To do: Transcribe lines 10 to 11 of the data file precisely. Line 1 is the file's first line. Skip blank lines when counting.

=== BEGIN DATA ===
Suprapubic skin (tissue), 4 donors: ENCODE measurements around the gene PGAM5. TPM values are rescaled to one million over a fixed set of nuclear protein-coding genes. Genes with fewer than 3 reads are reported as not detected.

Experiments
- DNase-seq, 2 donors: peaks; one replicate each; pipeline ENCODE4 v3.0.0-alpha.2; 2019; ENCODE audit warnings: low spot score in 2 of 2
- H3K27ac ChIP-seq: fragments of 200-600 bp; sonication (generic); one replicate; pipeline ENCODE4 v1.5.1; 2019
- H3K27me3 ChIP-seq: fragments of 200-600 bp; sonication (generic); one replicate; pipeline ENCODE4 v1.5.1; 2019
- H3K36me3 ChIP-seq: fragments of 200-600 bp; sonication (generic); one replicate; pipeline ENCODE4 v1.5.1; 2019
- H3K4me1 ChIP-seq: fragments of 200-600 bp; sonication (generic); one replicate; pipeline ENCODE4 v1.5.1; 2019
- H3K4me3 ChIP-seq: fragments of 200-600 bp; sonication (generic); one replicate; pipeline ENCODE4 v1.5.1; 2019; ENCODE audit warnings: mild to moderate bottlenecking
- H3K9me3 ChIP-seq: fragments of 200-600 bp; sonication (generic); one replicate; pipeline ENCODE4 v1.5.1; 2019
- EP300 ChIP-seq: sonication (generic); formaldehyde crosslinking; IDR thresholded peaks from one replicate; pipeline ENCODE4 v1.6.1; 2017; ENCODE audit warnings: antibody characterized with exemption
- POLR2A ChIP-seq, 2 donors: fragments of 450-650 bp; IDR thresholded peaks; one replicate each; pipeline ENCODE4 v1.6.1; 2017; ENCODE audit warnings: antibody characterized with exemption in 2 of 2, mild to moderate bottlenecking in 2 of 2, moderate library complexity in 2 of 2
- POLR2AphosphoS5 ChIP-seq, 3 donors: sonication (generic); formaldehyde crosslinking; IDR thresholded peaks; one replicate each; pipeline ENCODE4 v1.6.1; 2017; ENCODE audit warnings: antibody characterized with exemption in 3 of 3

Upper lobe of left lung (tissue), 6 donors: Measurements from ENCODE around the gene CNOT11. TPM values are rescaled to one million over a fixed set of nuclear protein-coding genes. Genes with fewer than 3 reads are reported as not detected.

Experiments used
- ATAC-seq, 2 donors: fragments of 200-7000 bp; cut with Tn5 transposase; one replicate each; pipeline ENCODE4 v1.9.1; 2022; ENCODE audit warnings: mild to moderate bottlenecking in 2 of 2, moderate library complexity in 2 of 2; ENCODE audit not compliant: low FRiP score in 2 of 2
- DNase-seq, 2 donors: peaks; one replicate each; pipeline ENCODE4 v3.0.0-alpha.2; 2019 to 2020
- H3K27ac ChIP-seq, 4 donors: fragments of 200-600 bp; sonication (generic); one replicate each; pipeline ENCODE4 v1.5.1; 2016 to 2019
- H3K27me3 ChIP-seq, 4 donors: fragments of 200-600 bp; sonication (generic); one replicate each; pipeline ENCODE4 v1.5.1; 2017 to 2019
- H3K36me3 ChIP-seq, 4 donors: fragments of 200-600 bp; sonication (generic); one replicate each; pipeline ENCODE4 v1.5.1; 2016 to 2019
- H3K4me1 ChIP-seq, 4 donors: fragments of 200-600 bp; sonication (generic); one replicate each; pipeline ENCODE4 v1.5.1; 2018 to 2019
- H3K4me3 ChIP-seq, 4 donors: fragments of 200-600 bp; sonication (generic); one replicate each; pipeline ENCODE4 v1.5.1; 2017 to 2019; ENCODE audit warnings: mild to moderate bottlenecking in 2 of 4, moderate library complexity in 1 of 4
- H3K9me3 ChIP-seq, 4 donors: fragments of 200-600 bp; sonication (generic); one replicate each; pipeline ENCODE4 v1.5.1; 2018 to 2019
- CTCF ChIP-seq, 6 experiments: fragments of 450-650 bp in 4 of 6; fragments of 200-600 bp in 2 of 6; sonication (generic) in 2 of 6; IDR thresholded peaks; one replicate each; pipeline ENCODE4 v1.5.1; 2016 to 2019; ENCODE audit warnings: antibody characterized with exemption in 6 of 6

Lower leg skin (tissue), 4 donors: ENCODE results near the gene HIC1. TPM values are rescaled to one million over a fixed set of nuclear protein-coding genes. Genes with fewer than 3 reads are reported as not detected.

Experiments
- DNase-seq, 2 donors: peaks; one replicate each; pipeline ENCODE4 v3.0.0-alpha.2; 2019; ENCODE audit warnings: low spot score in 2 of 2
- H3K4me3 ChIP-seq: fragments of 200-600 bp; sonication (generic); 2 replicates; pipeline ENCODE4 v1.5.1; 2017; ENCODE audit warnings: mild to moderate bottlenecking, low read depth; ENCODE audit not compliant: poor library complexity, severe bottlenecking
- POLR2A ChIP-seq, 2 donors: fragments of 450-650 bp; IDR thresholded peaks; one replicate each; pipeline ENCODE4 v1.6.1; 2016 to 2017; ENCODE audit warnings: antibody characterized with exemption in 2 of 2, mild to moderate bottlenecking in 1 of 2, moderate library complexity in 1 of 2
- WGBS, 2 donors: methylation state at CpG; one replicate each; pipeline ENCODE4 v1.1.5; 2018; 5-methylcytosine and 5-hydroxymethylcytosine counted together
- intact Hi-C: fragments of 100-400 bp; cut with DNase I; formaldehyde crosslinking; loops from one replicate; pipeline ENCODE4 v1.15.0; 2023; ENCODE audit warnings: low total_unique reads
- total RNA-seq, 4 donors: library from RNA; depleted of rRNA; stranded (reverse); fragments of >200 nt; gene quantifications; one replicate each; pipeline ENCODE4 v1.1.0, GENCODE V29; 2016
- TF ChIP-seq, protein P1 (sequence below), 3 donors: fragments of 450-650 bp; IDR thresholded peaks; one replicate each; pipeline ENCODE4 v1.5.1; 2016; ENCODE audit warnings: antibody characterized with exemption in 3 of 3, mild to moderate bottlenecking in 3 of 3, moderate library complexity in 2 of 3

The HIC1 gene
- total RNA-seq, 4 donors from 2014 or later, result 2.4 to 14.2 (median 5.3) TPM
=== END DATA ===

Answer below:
- EP300 ChIP-seq: sonication (generic); formaldehyde crosslinking; IDR thresholded peaks from one replicate; pipeline ENCODE4 v1.6.1; 2017; ENCODE audit warnings: antibody characterized with exemption
- POLR2A ChIP-seq, 2 donors: fragments of 450-650 bp; IDR thresholded peaks; one replicate each; pipeline ENCODE4 v1.6.1; 2017; ENCODE audit warnings: antibody characterized with exemption in 2 of 2, mild to moderate bottlenecking in 2 of 2, moderate library complexity in 2 of 2